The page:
Malibu Pier Closes After Swimmer Dies in High Surf Area

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Malibu Pier closed Aug. 27, 2014, due to a high surf advisory. (Credit: KTLA)

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Malibu Pier and several other beaches closed Wednesday after multiple people had to be rescued and one man died during a high surf advisory the previous day.

A surfer in Malibu was unconscious and in the water when rescuers got to him Tuesday morning, and he later died, Capt. Eric Howell of the Los Angeles County Fire Department's Lifeguard Division said.

The official cause of death had not been determined as of Wednesday morning, but the man died during a high surf advisory that predicted 10 to 15 foot waves.

The advisory was in effect Tuesday through Friday at 6 p.m. for Los Angeles, Ventura, Santa Barbara and Orange County beaches.

Although swimmers and surfers were advised to stay out of the water, professional surfer Laird Hamilton said some people are "just driven to do it."

"Unfortunately there are some people who probably shouldn't be in the water, but sometimes I think even when we're out there and we think we know what we're doing we probably shouldn't be in the water either," he said. "It's something that's inside of you and you have to go. Follow your calling."

Among those who answered the call of the waves was a surfer who was captured on video by an overhead drone while "shooting the pier" — or riding a wave in between pilings — at Malibu.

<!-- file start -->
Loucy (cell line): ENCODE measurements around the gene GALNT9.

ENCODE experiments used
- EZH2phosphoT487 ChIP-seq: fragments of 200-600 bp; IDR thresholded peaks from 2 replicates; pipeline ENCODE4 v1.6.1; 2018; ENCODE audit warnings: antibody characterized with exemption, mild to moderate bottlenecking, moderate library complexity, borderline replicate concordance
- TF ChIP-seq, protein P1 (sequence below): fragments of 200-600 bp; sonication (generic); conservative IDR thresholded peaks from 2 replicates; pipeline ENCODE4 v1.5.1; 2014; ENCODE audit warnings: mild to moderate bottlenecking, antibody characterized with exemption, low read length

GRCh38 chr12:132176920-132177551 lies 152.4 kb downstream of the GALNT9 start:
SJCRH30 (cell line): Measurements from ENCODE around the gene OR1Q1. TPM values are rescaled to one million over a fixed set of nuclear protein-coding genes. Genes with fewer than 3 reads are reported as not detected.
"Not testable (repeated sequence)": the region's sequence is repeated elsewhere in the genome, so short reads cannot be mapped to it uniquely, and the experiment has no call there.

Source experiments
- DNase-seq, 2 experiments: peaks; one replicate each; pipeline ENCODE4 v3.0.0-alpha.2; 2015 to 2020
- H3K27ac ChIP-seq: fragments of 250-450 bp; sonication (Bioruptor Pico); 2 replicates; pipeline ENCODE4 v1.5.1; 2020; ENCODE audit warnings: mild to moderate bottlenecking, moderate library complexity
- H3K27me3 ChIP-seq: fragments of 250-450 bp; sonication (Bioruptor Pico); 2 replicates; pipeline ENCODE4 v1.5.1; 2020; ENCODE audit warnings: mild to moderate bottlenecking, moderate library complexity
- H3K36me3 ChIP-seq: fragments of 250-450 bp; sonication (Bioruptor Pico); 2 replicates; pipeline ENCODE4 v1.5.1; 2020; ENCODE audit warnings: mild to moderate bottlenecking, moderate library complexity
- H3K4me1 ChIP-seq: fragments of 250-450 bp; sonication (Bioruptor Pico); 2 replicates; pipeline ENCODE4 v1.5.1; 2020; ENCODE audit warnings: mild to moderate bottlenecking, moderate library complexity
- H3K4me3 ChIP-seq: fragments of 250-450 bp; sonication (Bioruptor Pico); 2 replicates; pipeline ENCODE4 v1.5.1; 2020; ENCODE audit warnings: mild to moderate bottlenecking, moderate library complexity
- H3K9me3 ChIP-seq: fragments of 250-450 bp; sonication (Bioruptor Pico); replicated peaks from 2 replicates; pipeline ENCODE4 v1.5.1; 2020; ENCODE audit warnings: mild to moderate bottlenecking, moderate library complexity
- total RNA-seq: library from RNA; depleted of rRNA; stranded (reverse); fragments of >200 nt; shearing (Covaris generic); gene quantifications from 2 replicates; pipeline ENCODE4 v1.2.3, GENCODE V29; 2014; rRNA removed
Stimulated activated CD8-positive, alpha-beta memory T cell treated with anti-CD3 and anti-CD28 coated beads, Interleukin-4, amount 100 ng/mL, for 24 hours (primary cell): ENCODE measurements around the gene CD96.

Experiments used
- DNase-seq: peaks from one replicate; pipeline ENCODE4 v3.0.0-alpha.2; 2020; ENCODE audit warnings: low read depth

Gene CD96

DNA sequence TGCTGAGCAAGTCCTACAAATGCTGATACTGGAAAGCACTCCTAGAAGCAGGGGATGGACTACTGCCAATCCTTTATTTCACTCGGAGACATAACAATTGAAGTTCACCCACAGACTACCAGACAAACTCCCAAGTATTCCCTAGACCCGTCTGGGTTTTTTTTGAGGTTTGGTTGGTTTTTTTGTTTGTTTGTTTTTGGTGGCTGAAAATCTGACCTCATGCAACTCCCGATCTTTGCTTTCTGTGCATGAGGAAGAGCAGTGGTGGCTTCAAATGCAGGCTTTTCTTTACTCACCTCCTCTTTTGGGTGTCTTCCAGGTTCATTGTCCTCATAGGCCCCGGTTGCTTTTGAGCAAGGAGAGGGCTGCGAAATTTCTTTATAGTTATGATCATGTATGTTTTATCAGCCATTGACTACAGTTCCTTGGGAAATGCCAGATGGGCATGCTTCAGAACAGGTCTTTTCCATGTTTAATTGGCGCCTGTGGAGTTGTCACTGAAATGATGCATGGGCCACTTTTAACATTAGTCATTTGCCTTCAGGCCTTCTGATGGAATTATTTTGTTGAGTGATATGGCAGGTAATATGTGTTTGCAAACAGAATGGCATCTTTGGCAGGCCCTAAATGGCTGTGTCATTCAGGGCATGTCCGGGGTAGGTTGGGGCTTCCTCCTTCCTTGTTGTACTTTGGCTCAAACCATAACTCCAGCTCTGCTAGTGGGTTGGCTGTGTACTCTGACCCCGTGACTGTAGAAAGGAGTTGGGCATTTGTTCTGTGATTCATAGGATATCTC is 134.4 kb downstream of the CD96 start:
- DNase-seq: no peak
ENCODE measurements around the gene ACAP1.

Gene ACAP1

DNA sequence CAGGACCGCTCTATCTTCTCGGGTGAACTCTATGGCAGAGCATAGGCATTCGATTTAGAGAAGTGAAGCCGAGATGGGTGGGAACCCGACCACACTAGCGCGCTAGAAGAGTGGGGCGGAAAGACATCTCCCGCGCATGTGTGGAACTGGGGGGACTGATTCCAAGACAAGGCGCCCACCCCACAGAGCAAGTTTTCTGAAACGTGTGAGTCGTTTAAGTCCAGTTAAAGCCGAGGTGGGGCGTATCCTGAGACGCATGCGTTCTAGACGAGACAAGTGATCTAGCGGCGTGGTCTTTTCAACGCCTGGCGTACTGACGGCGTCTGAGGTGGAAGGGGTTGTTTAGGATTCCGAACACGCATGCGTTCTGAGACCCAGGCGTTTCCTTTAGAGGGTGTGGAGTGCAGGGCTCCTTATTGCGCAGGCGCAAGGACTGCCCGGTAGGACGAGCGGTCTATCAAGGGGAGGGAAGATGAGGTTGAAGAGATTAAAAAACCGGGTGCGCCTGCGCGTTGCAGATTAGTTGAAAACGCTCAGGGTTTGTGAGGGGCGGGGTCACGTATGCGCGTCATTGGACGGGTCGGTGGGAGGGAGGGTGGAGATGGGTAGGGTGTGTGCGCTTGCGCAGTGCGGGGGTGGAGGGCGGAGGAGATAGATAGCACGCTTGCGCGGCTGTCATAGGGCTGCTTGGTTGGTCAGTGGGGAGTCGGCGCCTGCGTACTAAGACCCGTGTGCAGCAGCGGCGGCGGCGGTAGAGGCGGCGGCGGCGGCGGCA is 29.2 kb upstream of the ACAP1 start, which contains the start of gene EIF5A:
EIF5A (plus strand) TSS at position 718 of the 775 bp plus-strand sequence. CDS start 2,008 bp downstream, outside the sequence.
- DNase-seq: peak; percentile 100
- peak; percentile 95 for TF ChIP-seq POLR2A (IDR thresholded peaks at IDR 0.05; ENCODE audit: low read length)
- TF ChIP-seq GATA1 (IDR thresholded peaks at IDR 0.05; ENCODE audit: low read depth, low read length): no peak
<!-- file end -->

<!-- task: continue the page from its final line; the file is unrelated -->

The nearby beach was partially closed when a sewage pipe ruptured, prompting an evacuation of the water.

The pounding surf also damaged several beachfront houses in the area.

“My seawall failed, apparently,” said one homeowner, while standing on his balcony and recording a video of the outsize waves smashing against his property. “We’ve got a massive structure out there [in the water], floating. It looks like someone’s deck coming right for the beach.”

Sand berms were built to prevent flooding along Zuma Beach, where swimmers were warned about perilous conditions.

“Anybody that’s not experienced we do not want in the water today,” Howell said. “The south swell’s far too big.”

Over 100 people had been rescued by L.A. County lifeguards Tuesday, and more rescues were expected during the high tide peak on Wednesday.

Multiple roads near the infamous Wedge in Newport Beach closed as thousands of spectators flocked to the area to admire the 25 foot waves that touched down Wednesday, and live video captured a rescue in which four lifeguards and a distressed swimmer appeared to require the assistance of a boat.

"The surfers are beside themselves," Hamilton said about the size of the waves.

Engineers planned to inspect the Malibu Pier as a safety precaution. It was unclear when it would reopen.

Other beaches scheduled to be closed until Friday included Portuguese Point, Sacred Cove and Inspiration Point.

KTLA's John A. Moreno contributed to this report. Dual Hemisphere Media contributed video.

More video:

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